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Secondary school admissions in England: Policy and practice


Secondary school admissions in England:

Policy and practice

By Anne West, Eleanor Barham and Audrey Hind

Education Research Group

Department of Social Policy

London School of Economics and Political Science

March 2009

Commissioned by the Research and Information on State Education Trust

with financial support from the Esmeé Fairbairn Foundation

Download the full report as a PDF document

Executive Summary

This report presents the findings from the first part of a research project commissioned by the Research and Information on State Education (RISE) Trust with financial support from the Esmée Fairbairn Foundation. It aims to provide an analysis of secondary schools’ admissions criteria and practices in England in light of the new legislative and regulatory context; it focuses on admissions to Year 7 in 2008. In addition to examining admissions criteria and practices, the report also provides an analysis of the content of supplementary information forms parents may be required to complete.

Methods

A database of all publicly-funded secondary schools in England was created and oversubscription criteria and selected practices were coded on a school-by-school basis. In addition, a sample of supplementary information forms was collected, a database created and an analysis made of their content.

Key findings

  • Most admissions criteria and practices were found to be broadly in line with the School Admissions Code (2007), although a minority of schools had criteria that could not be considered clear or objective.
  • Virtually all schools gave priority to children in care, as required by legislation, although a small minority of schools responsible for their own admissions did not. A minority of schools also failed to give top priority to this group of children, although by law they should.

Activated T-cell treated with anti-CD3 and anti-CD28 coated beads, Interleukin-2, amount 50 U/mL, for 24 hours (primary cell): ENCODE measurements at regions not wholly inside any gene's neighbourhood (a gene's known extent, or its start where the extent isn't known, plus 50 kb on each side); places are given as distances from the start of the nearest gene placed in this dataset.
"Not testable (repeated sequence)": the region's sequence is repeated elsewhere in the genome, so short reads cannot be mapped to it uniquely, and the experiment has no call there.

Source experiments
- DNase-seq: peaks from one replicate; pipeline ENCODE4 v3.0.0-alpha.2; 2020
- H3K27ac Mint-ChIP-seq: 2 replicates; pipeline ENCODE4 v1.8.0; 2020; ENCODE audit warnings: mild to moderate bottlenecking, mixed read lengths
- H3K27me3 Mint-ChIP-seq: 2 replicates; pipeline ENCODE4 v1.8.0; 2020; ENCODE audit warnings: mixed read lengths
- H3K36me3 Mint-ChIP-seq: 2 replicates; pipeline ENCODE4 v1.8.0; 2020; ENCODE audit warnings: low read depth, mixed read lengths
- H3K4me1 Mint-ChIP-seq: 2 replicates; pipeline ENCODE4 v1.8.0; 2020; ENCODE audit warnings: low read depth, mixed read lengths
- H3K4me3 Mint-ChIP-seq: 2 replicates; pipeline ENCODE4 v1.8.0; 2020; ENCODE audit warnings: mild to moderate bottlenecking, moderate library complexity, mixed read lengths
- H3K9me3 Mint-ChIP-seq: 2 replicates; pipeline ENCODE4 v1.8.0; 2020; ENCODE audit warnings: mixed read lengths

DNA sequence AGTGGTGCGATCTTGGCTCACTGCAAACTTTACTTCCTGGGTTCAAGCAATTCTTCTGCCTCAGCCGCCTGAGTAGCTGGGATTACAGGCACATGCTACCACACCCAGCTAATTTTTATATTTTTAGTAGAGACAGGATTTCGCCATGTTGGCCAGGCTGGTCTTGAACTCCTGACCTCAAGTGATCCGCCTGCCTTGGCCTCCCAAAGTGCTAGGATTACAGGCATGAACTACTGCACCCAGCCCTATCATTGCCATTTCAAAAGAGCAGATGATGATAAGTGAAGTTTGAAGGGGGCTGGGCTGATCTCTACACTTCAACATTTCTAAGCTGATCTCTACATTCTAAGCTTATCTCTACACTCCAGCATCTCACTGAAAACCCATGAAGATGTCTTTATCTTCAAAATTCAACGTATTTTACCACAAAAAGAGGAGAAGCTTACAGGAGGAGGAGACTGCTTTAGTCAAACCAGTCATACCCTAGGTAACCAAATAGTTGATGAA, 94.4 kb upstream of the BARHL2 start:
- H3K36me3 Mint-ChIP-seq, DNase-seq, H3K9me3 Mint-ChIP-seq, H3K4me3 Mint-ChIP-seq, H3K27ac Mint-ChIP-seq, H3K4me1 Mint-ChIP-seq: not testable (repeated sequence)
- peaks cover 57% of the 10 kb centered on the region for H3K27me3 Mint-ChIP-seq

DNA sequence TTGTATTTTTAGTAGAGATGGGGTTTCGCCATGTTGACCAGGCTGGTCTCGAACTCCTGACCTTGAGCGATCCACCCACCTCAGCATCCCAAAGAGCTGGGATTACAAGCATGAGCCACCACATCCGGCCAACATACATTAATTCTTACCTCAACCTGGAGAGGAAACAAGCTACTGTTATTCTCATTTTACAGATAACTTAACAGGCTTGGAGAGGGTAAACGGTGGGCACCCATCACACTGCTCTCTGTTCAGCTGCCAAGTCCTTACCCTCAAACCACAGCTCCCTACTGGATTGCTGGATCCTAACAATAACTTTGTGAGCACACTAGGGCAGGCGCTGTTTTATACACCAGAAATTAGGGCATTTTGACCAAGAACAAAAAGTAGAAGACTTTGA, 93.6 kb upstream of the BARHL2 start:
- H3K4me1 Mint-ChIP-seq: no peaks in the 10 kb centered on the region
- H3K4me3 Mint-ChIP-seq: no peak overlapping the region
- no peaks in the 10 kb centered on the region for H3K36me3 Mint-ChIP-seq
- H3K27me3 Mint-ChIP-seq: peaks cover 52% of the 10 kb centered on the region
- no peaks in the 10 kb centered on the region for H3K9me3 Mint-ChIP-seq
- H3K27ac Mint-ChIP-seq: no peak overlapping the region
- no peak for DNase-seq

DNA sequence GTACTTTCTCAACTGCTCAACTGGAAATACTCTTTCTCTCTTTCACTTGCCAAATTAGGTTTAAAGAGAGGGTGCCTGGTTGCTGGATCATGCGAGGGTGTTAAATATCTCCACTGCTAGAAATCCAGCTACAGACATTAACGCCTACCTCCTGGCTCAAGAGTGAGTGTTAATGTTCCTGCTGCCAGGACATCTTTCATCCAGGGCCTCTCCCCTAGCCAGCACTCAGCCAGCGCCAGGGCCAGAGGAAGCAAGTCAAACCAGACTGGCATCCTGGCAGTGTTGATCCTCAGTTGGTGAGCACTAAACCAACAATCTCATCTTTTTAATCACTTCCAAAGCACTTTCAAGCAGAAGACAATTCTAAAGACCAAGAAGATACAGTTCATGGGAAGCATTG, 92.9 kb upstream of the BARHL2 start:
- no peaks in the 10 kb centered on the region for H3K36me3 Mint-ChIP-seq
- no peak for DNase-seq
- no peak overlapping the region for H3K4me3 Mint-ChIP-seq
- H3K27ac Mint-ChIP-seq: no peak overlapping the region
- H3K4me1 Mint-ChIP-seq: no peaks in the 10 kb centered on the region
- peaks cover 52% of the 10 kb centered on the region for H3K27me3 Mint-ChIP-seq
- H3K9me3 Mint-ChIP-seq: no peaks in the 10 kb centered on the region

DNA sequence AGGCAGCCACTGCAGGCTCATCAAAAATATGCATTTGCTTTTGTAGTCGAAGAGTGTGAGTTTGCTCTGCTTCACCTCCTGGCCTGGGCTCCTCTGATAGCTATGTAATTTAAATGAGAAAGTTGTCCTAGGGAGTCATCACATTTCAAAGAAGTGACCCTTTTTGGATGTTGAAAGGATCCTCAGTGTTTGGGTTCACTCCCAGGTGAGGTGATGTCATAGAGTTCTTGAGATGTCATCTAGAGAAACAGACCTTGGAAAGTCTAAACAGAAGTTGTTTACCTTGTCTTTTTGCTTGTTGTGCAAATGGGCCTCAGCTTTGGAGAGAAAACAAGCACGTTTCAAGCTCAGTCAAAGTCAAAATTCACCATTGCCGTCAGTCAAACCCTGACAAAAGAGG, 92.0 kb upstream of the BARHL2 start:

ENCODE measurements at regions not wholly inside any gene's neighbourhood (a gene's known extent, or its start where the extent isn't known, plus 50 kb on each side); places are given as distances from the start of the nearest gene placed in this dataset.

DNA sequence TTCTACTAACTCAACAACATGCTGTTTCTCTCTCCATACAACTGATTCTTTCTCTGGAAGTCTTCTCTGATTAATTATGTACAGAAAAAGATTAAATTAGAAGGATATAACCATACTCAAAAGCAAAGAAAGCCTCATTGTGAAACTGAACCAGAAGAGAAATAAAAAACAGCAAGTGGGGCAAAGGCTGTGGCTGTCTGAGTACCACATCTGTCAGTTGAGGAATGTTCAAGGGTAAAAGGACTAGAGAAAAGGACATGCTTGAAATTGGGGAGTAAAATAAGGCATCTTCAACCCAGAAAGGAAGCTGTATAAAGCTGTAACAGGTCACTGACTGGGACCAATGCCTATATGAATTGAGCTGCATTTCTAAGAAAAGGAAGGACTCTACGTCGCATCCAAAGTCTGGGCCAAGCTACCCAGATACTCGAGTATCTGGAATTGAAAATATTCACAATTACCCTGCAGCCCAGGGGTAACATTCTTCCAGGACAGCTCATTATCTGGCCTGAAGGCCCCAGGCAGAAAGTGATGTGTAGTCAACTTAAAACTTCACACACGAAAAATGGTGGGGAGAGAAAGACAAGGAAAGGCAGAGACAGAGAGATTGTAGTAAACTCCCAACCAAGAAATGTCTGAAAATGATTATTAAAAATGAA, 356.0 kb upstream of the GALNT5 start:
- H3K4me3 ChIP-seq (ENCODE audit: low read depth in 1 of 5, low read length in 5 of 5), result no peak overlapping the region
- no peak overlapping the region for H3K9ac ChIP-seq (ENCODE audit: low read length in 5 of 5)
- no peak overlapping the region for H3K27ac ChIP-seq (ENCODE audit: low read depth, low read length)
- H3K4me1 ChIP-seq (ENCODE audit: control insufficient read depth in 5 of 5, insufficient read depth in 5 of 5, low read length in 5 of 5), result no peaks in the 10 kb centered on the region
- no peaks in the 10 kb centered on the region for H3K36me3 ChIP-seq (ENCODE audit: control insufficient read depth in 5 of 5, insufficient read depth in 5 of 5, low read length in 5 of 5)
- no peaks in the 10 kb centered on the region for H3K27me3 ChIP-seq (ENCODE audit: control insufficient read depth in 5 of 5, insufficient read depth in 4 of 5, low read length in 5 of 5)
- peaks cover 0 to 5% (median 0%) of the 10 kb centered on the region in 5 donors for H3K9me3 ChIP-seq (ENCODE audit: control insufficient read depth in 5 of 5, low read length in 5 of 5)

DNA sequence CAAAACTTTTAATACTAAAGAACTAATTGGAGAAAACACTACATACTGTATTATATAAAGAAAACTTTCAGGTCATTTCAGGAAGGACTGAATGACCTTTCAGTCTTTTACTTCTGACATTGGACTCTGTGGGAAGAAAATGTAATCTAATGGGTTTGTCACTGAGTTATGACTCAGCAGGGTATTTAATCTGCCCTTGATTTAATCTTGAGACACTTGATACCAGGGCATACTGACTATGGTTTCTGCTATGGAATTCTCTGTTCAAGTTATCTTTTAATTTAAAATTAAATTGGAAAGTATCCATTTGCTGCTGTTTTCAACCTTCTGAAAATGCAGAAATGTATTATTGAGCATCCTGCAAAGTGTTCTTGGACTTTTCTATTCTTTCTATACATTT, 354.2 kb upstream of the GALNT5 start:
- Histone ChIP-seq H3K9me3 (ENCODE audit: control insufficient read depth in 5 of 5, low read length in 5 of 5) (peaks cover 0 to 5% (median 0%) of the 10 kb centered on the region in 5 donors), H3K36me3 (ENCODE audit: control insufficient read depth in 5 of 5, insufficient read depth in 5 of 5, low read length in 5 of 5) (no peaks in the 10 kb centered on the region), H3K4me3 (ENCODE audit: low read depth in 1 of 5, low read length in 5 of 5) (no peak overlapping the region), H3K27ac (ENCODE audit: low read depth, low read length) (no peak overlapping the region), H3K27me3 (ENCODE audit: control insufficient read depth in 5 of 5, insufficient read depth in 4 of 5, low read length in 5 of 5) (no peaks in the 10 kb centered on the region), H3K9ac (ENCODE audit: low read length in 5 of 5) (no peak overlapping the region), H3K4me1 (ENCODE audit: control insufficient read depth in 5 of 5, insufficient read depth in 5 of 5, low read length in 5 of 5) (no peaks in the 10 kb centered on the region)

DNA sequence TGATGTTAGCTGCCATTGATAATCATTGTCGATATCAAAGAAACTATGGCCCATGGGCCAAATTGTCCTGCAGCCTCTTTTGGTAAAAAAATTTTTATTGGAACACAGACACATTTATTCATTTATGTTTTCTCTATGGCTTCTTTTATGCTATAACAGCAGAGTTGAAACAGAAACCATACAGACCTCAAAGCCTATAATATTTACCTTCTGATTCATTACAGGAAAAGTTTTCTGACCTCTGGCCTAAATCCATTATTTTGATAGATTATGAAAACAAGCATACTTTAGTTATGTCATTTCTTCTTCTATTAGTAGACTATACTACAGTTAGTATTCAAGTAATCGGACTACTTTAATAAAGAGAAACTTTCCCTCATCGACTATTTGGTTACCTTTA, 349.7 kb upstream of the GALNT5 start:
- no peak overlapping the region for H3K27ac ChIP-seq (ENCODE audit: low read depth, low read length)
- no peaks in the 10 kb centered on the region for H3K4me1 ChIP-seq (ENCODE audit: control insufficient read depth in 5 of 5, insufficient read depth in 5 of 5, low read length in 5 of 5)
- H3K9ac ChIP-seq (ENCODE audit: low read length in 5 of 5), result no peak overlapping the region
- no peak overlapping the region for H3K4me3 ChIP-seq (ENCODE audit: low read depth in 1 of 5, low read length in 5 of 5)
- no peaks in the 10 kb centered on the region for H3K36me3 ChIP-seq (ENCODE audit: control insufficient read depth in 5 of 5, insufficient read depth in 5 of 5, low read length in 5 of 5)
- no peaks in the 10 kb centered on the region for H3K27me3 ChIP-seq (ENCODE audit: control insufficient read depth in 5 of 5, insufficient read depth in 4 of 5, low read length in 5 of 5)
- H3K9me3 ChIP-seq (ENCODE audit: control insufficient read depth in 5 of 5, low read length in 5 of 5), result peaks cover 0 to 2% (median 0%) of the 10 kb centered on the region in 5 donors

• Criteria giving priority to children with medical or social needs were given for six out of ten schools.
  • Over half of schools mentioned in their admissions criteria children with statements of special educational needs. These were predominantly community and voluntary controlled schools and academies as opposed to voluntary aided or foundation schools.
  • In a significant minority of schools, in the main voluntary aided and foundation schools and academies which are responsible for their own admissions, some criteria were used that are designed to select in pupils including partial selection by aptitude/ability in a subject area: more schools selected on this basis than did so in 2001 (5% versus 3%).
  • Very few schools reported the use of interviews, prohibited by the Education and Inspections Act 2006, although there was some evidence of pre-admission ‘meetings’.
  • More voluntary aided schools had an admissions criterion giving priority to children of ‘other faiths’ in 2008 than in 2001 (42% versus 23%).
  • A small number of grammar schools, which are by definition academically selective, also used oversubscription criteria such as aptitude/ability in a subject area or sought reports from the primary school headteacher.
  • Supplementary information forms (SIFs) were used by certain schools. Some of these requested information not permitted by the School Admissions Code. Others requested information unrelated to the school’s admissions criteria; this information could be used to select in or select out certain groups of pupils.
  • The nature of the information required in the SIFs (in terms of the questions and length of the forms) may result in some parents/carers being disadvantaged during the admissions process and raises questions about the ‘fairness’ of the process.

Implications for policy